The much-talked about seaplane project around the Statue of Unity is finally seeing some movement, with work having begun to fence a natural pond near the Sardar Sarovar Dam that is infested with crocodiles, after which the pond will be evacuated and the reptiles released in the dam’s reservoir.
From Tuesday, traffic movement on the scenic roads on the Sardar Sarovar Narmada Dam premises was restricted after the district collector issued a notification temporarily closing the exit road along the three natural ponds until September 22.
The administration has begun the work of isolating and fencing pond 3, also known as dyke 3, to keep crocodiles at bay before the work of building the seaplane terminal starts.
Four interlinked ponds in the area are infested with crocodiles, which have been released over the years by the forest department after rescue from human settlements. Once the fencing to isolate pond 3 is complete, the forest department will restart its work of evacuating the pond of an estimated 500 crocodiles, which had been stopped in January after environmentalists raised objections.
Narmada District Collector IK Patel, who is also the CEO of Statue of Unity, told The Indian Express, “The fencing work of the pond will ensure that the crocodiles do not enter pond 3 from the other ponds around. Once we fortify the pond boundaries, the forest department will restart the work of shifting the crocodiles to the main reservoir of Sardar Sarovar dam.”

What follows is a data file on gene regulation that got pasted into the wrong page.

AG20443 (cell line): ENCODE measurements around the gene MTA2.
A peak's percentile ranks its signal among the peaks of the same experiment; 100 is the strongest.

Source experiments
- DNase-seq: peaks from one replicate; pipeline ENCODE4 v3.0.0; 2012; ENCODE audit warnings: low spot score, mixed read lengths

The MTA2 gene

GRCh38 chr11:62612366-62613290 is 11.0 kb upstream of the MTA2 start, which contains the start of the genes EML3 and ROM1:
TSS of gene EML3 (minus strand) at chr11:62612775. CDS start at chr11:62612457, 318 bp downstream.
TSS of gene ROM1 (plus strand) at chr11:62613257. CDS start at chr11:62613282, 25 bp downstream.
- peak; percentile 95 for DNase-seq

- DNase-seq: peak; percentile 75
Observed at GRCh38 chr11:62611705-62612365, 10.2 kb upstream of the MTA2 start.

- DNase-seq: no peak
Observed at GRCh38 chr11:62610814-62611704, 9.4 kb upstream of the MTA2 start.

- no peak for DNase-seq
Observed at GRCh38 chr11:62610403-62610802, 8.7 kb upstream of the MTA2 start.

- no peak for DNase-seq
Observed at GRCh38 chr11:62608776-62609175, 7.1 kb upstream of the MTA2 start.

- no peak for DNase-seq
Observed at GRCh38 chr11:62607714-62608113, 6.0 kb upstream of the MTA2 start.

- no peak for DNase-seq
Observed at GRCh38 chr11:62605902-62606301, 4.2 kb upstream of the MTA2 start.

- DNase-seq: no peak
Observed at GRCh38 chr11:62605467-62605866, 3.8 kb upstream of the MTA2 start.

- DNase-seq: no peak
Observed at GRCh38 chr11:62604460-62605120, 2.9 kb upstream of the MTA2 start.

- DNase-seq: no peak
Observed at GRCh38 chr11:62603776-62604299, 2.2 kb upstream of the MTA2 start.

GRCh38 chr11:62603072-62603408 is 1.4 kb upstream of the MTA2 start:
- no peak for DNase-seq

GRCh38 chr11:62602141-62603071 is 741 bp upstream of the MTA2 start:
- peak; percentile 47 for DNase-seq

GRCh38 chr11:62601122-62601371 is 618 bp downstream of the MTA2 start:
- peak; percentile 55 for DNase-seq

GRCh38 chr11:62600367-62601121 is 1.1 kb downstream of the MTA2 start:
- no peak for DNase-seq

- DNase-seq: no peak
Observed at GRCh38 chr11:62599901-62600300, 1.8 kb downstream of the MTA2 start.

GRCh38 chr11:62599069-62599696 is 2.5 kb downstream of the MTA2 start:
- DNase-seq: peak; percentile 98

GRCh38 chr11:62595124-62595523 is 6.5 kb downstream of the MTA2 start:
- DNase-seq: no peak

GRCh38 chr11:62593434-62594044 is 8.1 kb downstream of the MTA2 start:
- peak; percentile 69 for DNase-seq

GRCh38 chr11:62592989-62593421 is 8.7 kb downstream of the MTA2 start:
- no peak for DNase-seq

He said the notification diverting traffic was in place to enable the fencing. “The construction on the seaplane terminal will begin later,” he said.
A multi-level committee comprising of officials from the aviation department as well as private jet operators visited the site in July last year and zeroed in on pond 3 for the seaplane terminal. The rock-filled pond is officially named Panchmuli Lake and popularly called ‘Magar Talav’ as it is infested with crocodiles.
The site was finalised a few weeks later, as its dimensions suit the requirements of landing a seaplane, which requires a minimum width of 900 metres in a water body with a depth of at least six feet. This is not the first time that Panchmuli lake has been chosen for tourist activity. The lake was a boating spot until 2013 when a stranded boat with about 60 tourists was surrounded by crocodiles, causing much panic among authorities.
The Narmada Dam premises has four scenic lakes in total between Sardar Sarovar and the Main Canal head regulator, namely Vadgam Lake (pond 1), Baharfalia Lake (pond 2), Panchmuli Lake (pond 3) and Khalvani Lake (pond 4). The contoured main canal of the dam takes off from pond 4.
In January this year, the forest department had begun evacuating the pond of crocodiles, using fish as bait to capture them in cages set up around the pond. In the span of a week in January, the department captured seven of the nearly 500 crocodiles and released them into the Sardar Sarovar reservoir. The operation was, however, put off after objections by environmental activists.